RTI:Bureaucrats use RTI to serve themselves

Bureaucrats use RTI to serve themselves   

    Babus are most reluctant to part with any information to any one , least of all a harassed citizen, a helpless citizen. Information is however available to the ‘right person’ who demands it in the ‘right way’.    

     The very same babus who deny information the ordinary citizen have no hesitation in claiming their ‘Right’ to information.


     When senior IFS officer Veena Sikri was superseded by Shivshankar Menon for the post of Foreign Secretary, she sought the file details of Menon’s appointment through a Right to Information (RTI) appeal. Sikri even went on to move the Central Information Commission (CIC) for access to the Cabinet files leading to the decision.

But it’s not just high-profile appointments like these that flood the commission, the CIC is turning out to be more of a grievance redressal forum, at least for government servants and bureaucrats.
Disgruntled bureaucrats have been using the RTI Act to obtain information on a variety of issues ranging from their promotions, denial of pension and at times even out-of-turn house allotments.
Says chief information commissioner Wajahat Habibullah, “The single-largest chunk of the applications that we receive is from bureaucrats. They comprise the bulk of all applications at the CIC, about 40 per cent at least.”

     The most frequent RTI plea filed by the government servants is regarding their promotion seeking details of their Annual Confidential Reports (ACRs). Apart from this, the other issue is regarding pension details post retirement.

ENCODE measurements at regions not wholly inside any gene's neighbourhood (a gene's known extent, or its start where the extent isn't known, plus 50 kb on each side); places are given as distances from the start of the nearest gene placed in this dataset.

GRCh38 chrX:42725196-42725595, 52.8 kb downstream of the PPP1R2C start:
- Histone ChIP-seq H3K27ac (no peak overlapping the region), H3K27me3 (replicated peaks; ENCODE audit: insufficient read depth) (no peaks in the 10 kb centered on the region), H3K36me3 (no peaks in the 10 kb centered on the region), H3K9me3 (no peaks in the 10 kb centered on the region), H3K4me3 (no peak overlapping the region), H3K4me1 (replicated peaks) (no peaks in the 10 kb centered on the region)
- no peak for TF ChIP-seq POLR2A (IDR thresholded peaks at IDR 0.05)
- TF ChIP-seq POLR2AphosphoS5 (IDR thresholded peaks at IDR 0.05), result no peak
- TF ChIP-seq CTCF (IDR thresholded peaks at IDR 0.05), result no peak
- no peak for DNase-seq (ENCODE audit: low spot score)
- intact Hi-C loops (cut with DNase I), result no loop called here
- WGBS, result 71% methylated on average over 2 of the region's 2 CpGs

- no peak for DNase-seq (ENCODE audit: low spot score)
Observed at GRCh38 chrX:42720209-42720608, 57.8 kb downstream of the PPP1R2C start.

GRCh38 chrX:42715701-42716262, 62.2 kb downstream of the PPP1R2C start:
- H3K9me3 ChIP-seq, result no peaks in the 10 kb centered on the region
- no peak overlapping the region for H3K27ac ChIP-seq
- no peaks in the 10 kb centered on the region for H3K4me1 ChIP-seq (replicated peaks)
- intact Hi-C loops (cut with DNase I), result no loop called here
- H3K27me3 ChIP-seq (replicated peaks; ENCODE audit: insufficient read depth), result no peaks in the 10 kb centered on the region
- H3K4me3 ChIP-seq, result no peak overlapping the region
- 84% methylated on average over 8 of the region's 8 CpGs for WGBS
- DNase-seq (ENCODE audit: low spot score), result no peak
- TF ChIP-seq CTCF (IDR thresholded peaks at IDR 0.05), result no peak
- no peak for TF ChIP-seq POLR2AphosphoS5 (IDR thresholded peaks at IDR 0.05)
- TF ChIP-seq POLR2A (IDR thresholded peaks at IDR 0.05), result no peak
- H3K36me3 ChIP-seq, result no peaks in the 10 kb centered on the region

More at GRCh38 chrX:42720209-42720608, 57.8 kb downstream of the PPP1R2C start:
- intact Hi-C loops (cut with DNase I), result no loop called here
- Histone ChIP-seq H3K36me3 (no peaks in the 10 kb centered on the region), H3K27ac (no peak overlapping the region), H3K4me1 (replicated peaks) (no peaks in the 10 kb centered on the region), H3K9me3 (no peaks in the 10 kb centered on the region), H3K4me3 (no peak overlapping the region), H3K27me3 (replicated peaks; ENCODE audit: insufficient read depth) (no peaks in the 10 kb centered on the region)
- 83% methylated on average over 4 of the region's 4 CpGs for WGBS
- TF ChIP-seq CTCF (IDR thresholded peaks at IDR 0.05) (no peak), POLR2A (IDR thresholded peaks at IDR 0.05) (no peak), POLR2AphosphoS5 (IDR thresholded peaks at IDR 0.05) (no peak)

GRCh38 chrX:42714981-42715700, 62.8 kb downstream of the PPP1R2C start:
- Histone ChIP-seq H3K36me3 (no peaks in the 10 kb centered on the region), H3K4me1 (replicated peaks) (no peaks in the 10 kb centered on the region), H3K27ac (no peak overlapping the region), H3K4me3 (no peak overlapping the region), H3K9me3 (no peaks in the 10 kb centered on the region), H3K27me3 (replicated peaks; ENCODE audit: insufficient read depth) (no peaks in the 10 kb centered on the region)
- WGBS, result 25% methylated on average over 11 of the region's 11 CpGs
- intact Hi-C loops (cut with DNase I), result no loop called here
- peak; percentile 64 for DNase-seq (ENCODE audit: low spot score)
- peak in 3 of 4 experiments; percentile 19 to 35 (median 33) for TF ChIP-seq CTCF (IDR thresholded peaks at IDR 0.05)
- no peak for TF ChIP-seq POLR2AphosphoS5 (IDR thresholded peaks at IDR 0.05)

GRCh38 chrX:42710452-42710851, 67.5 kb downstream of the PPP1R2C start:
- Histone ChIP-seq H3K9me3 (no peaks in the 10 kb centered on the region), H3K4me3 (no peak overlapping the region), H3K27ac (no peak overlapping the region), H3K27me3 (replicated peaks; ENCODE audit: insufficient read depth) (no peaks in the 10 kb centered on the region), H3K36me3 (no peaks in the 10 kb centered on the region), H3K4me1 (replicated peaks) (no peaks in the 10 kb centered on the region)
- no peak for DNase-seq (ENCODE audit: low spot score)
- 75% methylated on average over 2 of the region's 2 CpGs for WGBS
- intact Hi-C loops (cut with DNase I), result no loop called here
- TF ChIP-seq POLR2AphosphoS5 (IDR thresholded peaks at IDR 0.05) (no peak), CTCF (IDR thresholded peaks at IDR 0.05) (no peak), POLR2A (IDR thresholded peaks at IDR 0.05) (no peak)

At times, government servants have appealed to the CIC to obtain the promotion details of their adversaries — citing how they had been ‘irregularly appointed’. For instance, Anil Kumar from the Department of Telecom who alleged that R.P. Sinha had been “irregularly appointed” as the managing director of MTNL and demanded to see his ACRs.

However, this plea does not work in most cases with the CIC not allowing disclosure of ACRs. Its only when it has involved some ‘public interest’ that personal confidential reports have been disclosed.
     At times moving the CIC has backfired, like in the case of a chief vigilance commissioner in Assam who filed an appeal alleging that his pay had been withheld by the state government. Finding that he instead had made irregular payment of house rent, the commission hauled him up for “unbecoming behaviour”.
     “One would have expected him to be a role model”, the CIC stated and was “pained”at his manner, considering that he was “a CVC of an important State”.

     Habibullah, however, sees it as the duty of the government departments who should be voluntarily putting up general information about ranks and grades of staff and their entitlements online.
“Not only would this bring down our work load considerably but it would also give satisfaction to the employees.”
Citing his experience while dealing with pension complaints of retired employees, Habibullah says its appalling at how government officers are dismissive of their former colleagues. Trivial issues also find their way to the CIC with officers moving the CIC at being denied higher grade government accommodation.
     He says, “The CIC is the only forum where government servants feel their grievances can be addressed.”

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